The Challenge Of Upholding The Sanctity Of Halal In The Era Of Globalization.

Islamic set rule and law on all yarn matter in touch of human action. Objective of Islamic law was to protect human benefit

to living in world or afterworld or both. To realise the objective, Allah did outline for human being what is good and bad, Halal and Haram which should emphasized by man. Halal refers to that which the Creator has made lawful. God’s word, which means: “So eat of the lawful and good food which Allah has provided for you. And be grateful for the Graces of Allah, if it is He Whom you worship.” (Surah 16: 114). Halal means permitted and

recommended by the Islamic law. Haram is the opposite, meaning unlawful and refers to what is forbidden. These two parameters have been designed for health, safety and benefit of all mankind regardless of age, faith and culture. In the Holy Quran, God commands Muslims and all of mankind to eat of the Halal things: “O mankind! Eat of that which is lawful and good on the earth, and follow not the footsteps of Shaitan (Satan). Verily, he is to you an open enemy.” (Surah 2: 168). Stating that all things are originally wholesome, Halal is a guideline to distinguish from harmful, intoxicating or, otherwise, Haram goods. Non-Halal or Haram goods are thus prohibited or strictly forbidden to Muslims.


“Consumption on Halal products is not restricted to followers of Islam.” (Amanda Suriya Ariffin, 2007). Products that are produced with Halal certification are readily acceptable by Muslim consumers as well as consumers from other religions. This acceptance is due to the

wholesomeness concept of Halal, which covers not only the Shariah requirement, but also the hygiene, sanitation and safety aspects. “Nearly 1.8 billion Muslims around the world as well as some non-Muslims are fueling the Halal food industry, generating sales of $2.1 trillion annually.” (Zaahira Muhammad, 2009). Halal certification is a powerful marketing tool for both the Muslim and non-Muslim producers, as there are an increasing awareness on the part of Muslim consumers all over the world on their obligation to consume Halal food. The thesis statement of the paper is that “the challenges of upholding the sanctity of Halal in the era of globalization are to meet the Muslim concept of Halal, to obtain recognizable Halal certification and Halal standard and to develop alternative ingredients to replace non-Halal ingredients in Halal products”. The first challenge of upholding the sanctity of Halal is to meet the Muslim concept of Halal. The Muslim’s wholesomeness concept of Halal food covers the lawful requirements of the Syariah law (law of Islam) and the requirements for good food, in terms of hygiene, sanitation and safety. “The word Halal means the area of Islamic way of life that focuses on aspects of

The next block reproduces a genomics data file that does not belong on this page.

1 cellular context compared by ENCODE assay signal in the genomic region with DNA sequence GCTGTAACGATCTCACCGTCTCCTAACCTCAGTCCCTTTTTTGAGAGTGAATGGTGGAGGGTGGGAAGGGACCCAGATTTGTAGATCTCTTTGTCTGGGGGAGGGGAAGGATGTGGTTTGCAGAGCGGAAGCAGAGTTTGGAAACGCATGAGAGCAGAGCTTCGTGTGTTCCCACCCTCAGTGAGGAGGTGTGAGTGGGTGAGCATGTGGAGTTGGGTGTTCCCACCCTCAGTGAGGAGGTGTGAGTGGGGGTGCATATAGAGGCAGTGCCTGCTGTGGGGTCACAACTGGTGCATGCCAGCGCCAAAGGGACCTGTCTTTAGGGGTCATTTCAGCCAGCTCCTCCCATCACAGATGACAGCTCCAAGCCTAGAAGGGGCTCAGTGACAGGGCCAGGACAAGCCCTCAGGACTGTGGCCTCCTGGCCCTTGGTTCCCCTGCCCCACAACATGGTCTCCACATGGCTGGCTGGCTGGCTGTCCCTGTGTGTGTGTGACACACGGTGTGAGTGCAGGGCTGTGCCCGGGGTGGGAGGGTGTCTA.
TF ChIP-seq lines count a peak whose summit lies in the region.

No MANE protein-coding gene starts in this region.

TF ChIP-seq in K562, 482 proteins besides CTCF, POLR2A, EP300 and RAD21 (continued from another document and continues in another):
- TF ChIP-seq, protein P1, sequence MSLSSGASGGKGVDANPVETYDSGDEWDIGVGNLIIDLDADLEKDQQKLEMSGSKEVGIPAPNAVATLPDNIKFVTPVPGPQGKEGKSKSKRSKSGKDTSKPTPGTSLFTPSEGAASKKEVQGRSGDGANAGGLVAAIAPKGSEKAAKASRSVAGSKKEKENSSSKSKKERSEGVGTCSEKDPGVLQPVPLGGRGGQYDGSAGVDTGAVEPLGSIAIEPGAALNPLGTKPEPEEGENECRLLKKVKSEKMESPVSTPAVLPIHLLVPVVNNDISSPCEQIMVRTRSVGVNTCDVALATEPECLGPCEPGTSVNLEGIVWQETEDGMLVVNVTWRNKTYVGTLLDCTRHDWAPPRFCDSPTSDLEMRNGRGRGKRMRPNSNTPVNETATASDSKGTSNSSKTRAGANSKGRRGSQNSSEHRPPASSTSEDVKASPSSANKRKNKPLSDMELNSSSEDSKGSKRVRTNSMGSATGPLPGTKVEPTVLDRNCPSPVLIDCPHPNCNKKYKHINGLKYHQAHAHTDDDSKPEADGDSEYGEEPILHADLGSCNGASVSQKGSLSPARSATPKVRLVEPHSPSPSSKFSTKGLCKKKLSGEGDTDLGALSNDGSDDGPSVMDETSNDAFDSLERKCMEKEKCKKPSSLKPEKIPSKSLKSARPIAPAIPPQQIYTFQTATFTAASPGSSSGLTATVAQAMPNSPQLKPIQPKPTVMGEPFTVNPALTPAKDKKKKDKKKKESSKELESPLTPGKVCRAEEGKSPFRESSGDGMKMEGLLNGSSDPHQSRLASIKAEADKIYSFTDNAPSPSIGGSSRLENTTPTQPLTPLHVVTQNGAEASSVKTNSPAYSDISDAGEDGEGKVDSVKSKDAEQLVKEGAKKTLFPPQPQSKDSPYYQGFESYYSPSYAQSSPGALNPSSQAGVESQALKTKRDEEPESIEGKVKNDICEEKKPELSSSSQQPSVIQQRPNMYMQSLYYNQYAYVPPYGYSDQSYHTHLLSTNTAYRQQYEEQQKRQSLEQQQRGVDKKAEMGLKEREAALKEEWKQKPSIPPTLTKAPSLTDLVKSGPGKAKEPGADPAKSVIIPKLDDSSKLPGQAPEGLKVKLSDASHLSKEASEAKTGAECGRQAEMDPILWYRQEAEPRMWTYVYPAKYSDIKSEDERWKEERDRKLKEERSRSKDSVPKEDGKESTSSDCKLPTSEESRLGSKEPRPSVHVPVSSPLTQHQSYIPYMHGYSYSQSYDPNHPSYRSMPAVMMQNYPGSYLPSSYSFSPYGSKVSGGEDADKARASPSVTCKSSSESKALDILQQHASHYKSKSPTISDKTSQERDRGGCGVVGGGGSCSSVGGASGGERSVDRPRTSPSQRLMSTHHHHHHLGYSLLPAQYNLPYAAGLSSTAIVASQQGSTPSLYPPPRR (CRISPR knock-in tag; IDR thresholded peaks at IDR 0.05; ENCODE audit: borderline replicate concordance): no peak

Halalan Thoyyibah that is purity, cleanliness and health living.” (Salawati Haris, 2010). To achieve the wholesomeness concept, both aspects need to be adhered to and implemented together. As said by Datuk al-Syeikh Haji Abdul Halim Abdul Kadir: “Thoyyibah include two cases; physical and spiritual. It must be in line with shariah (not contradictory) and combined with sincerity to Allah.” (Salawati Haris, 2010). Failure in any of it will cripple the wholesomeness concept of Halal food. Halal products are fast gaining worldwide recognition and become as a new benchmark for safety and quality assurance. Islam has introduced the concept of slaughter, whereby a naturally Halal animal would have to be properly slaughtered prior to consumption. “Halal slaughter (Dhabiha) is defined as the act of killing, by an eligible Muslim, of animals which are Halal for consumption through a single severance of the major arteries as well as the oesophagus and trachea in the neck region using a sharp knife.” (Info Halal, 2009). The act of slaughtering is to ensure the quality of meat and to

avoid any microbial contamination, which basically covers the thoyyibah part of Halalan Thoyyibah. For example, a dead but un-slaughtered animal is normally associated with disease. Most disease originated or carried in the animal’s blood. Therefore, slaughtering is mandatory to ensure the complete drainage of blood from the animal's body, thus minimizing the chance of microbial infection. “The Islamic (Halal) method of slaughter can be described as the animal has to be lawful to eat, alive, healthy, to be slaughtered only for the reason of food, in the name of the Creator, Allah